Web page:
Jaritza Hernandez became homeless at 18, when her husband lost his job and the rent for their apartment rose. They couldn’t keep up with the bills, especially when they needed to pay for all the costs associated with their new baby, Alexa, who has epilepsy. With no support from their families, the family of three ended up living in the back of their car for six months before they could find stable housing.
Hernandez wasn’t prepared to become homeless.
“I’m only 20 years old. I wasn’t trained for this. I wasn’t prepared for this life. No one told me that you could be homeless. No one told me how hard it was to pay bills, how hard it was to be a mother,” said Hernandez.
Homelessness tested Hernandez’s limits. She describes homelessness as the hardest battle of her life.
“It feels like when you lose a loved one. That’s exactly how it feels when you’re homeless. It’s like you’re losing yourself, you’re losing control of time, control of your inner self, control of everything,” she recalled of her experience a year ago.
Hernanadez’s experience represents a broader trend across the United States. According to a new report by the non-profit National Network for Youth, the number of homeless youth in the United States is much larger than it was thought to be. The report estimates there are 4.2 million homeless people under the age of 25 in the nation, whereas a 2016 government survey estimated there were only 170,820 homeless youth in the United States.
“It’s a huge epidemic,” said Tami Moore, the street outreach program coordinator from the Bill Wilson Center, a homeless youth shelter, in San Jose.
Youth homelessness is a particularly pressing issue in the Bay Area. According to a 2016 count, San Francisco and Santa Clara counties have two of the largest homeless youth populations in the United States, with 1,488 and 885 homeless youth respectively. County reports estimate that the numbers are much higher and that Santa Clara County has at least 2,530 homeless youth.
The median rents in the two counties are also two of the highest in California and in the nation. In San Francisco, the median rent is $1,784 and in Santa Clara County it is $2,065, which makes it very hard for people in minimum wage jobs to keep up with housing costs.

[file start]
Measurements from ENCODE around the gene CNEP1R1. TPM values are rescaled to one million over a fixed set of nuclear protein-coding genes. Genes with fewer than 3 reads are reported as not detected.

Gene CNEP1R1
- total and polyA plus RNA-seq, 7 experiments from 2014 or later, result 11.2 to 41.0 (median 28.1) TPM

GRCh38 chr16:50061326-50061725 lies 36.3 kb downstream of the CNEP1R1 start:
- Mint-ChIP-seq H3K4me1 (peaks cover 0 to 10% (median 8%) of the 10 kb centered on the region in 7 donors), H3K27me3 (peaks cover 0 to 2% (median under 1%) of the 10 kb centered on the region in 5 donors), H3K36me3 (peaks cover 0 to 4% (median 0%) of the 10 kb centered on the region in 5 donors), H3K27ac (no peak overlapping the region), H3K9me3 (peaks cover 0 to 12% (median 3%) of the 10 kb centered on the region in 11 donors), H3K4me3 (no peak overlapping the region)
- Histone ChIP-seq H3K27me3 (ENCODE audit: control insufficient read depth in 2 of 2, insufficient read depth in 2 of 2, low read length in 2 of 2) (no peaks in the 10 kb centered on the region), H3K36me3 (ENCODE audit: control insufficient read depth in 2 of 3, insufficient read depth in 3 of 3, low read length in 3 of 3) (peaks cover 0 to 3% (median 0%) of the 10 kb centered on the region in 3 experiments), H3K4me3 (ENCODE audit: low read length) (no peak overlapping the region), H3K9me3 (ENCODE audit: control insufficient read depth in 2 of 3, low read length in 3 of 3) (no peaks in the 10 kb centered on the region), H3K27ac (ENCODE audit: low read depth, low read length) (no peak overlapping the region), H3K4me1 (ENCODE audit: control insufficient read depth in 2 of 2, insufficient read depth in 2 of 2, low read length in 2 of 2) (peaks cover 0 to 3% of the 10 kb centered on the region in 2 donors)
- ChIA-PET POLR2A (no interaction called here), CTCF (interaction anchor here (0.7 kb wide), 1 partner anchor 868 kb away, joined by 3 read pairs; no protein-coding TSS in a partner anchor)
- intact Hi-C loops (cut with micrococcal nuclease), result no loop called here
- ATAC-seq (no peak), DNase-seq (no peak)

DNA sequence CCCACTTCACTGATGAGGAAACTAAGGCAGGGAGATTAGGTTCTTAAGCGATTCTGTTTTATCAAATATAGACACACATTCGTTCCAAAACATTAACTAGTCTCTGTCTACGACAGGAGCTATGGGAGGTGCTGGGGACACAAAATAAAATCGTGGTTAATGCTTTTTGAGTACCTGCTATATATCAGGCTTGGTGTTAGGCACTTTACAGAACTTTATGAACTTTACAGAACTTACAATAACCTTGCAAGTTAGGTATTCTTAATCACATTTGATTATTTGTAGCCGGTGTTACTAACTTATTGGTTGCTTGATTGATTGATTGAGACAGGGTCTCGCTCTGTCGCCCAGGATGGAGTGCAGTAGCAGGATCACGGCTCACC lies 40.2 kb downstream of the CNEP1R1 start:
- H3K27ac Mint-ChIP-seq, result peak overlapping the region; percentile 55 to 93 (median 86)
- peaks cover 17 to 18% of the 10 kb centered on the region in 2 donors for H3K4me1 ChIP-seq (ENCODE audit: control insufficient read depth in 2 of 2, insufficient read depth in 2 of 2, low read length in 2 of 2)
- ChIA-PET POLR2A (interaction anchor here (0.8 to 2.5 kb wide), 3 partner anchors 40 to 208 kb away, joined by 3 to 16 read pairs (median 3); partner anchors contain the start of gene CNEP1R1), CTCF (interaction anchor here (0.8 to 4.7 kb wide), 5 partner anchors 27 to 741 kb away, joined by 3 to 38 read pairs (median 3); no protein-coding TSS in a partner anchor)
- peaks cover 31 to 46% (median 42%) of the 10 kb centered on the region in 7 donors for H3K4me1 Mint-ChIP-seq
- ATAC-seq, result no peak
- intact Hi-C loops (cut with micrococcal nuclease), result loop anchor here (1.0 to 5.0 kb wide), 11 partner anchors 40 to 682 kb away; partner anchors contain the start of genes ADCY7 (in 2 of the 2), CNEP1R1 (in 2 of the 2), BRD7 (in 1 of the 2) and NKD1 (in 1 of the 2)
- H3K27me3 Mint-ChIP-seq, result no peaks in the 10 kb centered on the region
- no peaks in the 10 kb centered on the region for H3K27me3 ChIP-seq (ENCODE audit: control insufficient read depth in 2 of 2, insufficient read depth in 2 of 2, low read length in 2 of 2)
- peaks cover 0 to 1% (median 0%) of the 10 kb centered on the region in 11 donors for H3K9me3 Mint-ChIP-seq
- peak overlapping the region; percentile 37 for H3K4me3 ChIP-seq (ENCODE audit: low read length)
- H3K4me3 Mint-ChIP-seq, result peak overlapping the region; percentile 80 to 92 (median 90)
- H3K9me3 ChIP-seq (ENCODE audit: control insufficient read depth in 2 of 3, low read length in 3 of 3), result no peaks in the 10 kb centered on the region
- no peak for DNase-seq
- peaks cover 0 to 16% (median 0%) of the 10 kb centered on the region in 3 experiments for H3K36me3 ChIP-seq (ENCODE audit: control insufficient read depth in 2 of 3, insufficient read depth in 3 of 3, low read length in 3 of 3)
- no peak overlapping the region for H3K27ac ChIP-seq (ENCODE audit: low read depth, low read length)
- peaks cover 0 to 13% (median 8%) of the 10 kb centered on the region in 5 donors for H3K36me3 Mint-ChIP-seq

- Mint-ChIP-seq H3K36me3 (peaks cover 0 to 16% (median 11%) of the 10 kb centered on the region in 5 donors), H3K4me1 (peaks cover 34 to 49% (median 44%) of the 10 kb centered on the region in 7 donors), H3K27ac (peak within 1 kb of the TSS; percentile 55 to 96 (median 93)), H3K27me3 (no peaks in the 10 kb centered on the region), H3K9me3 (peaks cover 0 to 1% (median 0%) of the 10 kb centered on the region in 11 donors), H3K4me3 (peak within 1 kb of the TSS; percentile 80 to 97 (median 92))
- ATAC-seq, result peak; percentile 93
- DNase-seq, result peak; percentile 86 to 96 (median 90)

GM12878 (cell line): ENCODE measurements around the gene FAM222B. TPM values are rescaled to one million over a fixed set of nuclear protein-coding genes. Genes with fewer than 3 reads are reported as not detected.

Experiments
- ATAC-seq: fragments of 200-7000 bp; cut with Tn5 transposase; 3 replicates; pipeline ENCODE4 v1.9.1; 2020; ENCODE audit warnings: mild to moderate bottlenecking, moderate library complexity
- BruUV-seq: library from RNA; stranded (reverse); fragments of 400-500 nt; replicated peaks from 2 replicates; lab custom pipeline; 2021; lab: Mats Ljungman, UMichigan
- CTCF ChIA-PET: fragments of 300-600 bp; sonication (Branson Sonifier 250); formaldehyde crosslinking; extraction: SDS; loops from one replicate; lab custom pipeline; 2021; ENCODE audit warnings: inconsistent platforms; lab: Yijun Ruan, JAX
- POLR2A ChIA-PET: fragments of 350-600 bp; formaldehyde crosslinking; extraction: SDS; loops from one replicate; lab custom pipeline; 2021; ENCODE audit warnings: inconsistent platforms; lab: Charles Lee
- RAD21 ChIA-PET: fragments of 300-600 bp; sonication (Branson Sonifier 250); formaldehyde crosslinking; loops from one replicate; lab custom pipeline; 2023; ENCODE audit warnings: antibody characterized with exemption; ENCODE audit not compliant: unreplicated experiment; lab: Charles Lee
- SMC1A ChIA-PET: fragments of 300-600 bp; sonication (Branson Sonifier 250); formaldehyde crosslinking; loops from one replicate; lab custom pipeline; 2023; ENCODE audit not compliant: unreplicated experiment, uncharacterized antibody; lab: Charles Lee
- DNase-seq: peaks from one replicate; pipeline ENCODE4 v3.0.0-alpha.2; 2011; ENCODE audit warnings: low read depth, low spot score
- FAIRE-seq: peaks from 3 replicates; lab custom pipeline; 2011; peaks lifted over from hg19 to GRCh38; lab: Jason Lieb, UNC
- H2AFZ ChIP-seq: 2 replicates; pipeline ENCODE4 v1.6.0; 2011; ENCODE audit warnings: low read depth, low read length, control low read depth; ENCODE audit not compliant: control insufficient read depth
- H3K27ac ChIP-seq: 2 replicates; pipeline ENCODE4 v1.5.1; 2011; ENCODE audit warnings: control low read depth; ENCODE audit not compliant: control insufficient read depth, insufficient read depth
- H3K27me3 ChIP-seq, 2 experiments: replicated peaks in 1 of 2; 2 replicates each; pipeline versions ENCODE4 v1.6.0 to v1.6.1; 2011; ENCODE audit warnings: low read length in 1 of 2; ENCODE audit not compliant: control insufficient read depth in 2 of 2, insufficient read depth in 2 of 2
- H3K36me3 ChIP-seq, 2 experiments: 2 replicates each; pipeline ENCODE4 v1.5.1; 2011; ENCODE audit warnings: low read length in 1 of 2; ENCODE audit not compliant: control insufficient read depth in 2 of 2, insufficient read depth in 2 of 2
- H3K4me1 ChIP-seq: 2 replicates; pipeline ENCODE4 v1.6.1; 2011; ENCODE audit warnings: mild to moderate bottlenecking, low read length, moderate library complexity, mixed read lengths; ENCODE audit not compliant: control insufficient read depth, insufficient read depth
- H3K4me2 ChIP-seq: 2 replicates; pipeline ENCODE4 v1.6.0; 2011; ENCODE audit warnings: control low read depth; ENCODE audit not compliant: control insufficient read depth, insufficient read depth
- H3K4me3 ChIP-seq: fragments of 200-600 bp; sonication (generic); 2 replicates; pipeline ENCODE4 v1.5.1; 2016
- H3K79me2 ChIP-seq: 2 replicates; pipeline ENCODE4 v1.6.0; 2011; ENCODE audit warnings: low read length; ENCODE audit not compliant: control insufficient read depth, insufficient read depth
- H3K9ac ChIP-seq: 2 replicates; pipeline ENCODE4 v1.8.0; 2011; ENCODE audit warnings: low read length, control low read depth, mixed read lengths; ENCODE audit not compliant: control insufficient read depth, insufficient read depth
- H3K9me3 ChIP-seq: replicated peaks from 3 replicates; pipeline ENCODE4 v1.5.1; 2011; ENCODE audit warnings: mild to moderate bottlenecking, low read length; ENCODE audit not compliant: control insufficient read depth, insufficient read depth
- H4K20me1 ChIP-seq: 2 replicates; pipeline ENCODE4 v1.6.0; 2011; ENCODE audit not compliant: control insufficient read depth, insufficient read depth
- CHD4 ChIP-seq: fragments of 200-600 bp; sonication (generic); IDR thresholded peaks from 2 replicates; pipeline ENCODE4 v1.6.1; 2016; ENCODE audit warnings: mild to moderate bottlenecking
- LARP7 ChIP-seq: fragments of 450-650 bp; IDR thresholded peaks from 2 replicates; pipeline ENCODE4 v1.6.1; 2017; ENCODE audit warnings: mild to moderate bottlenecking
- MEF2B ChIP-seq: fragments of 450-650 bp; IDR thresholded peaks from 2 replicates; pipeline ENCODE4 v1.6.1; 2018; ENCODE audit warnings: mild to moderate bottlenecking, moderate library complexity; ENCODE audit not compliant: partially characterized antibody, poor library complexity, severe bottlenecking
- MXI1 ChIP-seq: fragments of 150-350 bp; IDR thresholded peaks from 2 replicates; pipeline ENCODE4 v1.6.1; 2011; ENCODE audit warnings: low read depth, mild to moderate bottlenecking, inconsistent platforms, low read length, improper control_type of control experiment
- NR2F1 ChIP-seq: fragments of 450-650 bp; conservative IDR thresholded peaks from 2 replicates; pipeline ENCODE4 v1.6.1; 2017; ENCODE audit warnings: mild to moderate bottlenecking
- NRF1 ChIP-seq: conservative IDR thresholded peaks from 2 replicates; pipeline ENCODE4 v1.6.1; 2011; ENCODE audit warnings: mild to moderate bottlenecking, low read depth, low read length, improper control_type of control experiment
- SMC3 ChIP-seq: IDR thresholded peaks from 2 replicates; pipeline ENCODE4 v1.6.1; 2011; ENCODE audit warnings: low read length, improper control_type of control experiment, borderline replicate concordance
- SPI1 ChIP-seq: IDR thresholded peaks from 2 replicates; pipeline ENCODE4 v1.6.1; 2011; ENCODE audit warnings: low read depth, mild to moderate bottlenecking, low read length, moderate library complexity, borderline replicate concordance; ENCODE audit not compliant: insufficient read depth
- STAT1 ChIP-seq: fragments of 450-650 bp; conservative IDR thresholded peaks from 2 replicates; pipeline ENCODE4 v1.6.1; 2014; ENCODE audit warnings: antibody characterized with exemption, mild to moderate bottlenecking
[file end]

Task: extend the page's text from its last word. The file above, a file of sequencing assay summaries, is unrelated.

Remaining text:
Despite the number of homeless youth in the Bay Area, youth homelessness often goes unseen and unsolved. Sometimes homeless youth don’t want to share their plight. Sometimes they don’t know who to ask for help and often there isn’t enough help available.
Youth tend to hide that they are homeless from their peers, teachers, coworkers and friends, which makes it hard for them to seek help and hard for service providers, like shelters, to find them. Hernandez, for example, was ashamed to be homeless so she couldn’t bring herself to call for help.
“I was embarrassed to say that I was homeless and with a kid,” said Hernandez. As a mother, Hernandez was also afraid that if she revealed she was homeless her daughter would be taken away, despite her best efforts to give Alexa all she needed.
In the end, Hernandez called the 211 number, a helpline that provides information and referrals to resources such as food, clothing and shelters, mental health and health services. Hernandez was referred to the Redwood City LifeMoves shelter, which housed her and then helped her find an apartment.
But many homeless youth don’t know the services available to them, said Cindy Burns, the McKinney Vento homeless youth assistance program coordinator at San Jose Unified School District.
Michele Huntzinger, the executive director of the Stand Up for Kids Silicon Valley outreach center in San Jose, thinks that holding a fair of all the services available to homeless youth would be a good way to ensure homeless youth know who they can turn to in times of need.
That doesn’t guarantee help would be available, though. Youth shelters are underfunded and overburdened, which means that they can only help a limited number of youth at a time.
“We don’t have enough shelters,” said Moore. At the LifeMoves shelter in Redwood City, the 700 beds are full every night, said CEO Bruce Ives.
More youth shelters are necessary because homeless youth don’t want to go to adult shelters where they fear mistreatment from homeless adults and where they cannot have their specific needs addressed. At youth shelters, homeless youth get to be with people their own age and can receive counseling that is specific to their needs.
Not enough spaces at youth shelters to accommodate the demand means that homeless youth and their families can often not get off the streets. “For a mom that slept in her car with her four kids, it took us two months to get her in the shelter,” said Moore of one of her clients.
Ives met another young mother that gave birth in a tent encampment – and was living there with her newborn – who couldn’t receive help because all shelters were full. All the shelters could do to help her was give her a voucher for a couple of days in a motel, and then hope that a space would become available for her and her baby.
Aside from overburdened shelters, there are other problems. According to Ives, the foster care system is a pipeline for homelessness. “A lot of kids in the foster care system get good support until age 18,” he said. After kids turn 18, they lose that support and end up homeless.
There’s no integrated support system across age groups or shelters. For youth that turn 25 and age out of youth shelters, they have to find aid elsewhere, said Huntzinger. Youth cannot smoothly transition into adult shelters, which means that at 25 they end up on the streets again with the prospect of long wait times to get into new shelters.
Despite all the ways in which youth can become or remain homeless, Ives believes there is hope. “It’s not a problem that is so overwhelming that it can’t be fixed,” he said.